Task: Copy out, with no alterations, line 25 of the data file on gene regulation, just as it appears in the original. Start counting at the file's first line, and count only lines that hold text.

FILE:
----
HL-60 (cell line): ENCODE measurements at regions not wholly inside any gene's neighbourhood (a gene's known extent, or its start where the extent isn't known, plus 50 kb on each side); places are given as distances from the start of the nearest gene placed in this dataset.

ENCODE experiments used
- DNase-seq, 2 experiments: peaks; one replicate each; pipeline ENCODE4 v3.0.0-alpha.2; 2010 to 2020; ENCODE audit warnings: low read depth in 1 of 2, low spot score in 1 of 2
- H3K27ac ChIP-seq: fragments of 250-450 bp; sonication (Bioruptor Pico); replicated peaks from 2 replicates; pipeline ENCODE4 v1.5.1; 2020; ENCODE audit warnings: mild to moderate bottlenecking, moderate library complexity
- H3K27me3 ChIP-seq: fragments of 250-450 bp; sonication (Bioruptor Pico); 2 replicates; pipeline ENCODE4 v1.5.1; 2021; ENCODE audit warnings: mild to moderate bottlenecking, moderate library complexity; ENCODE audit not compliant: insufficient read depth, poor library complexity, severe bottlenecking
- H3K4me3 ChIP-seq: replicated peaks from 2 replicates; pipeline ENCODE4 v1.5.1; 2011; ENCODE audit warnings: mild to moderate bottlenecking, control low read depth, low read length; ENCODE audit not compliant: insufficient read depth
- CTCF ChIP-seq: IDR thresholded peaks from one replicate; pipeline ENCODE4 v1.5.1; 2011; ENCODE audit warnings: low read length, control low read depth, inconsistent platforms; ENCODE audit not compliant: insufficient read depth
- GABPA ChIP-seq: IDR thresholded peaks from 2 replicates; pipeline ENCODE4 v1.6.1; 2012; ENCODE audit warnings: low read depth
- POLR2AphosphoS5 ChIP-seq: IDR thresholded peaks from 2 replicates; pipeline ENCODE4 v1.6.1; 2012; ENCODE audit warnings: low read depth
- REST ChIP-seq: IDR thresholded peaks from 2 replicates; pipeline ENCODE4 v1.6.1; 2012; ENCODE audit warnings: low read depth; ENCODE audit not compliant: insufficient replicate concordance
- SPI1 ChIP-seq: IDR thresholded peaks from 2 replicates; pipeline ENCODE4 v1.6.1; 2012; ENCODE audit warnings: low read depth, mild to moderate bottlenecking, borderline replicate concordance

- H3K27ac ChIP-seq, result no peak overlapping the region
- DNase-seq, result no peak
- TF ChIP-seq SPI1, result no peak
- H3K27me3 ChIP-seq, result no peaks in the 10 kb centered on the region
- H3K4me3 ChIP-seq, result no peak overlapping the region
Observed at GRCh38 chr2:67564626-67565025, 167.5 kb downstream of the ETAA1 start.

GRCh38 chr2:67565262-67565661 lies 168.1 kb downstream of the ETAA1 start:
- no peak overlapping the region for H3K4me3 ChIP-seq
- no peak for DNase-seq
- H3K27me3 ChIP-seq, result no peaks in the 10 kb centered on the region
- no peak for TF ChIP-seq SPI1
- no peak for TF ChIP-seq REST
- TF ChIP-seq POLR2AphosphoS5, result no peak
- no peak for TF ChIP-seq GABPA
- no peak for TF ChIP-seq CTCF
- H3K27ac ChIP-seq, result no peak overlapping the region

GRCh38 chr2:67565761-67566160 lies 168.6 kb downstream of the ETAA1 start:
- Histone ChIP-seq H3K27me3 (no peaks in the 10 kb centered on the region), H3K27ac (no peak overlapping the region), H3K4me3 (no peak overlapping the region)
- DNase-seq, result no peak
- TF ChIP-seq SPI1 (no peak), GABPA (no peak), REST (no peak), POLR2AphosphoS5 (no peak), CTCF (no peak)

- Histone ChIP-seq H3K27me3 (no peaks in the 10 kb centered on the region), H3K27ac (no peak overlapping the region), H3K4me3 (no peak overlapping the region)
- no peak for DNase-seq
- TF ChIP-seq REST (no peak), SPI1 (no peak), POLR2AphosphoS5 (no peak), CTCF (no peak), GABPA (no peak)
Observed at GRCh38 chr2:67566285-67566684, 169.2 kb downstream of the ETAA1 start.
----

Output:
- no peak for TF ChIP-seq GABPA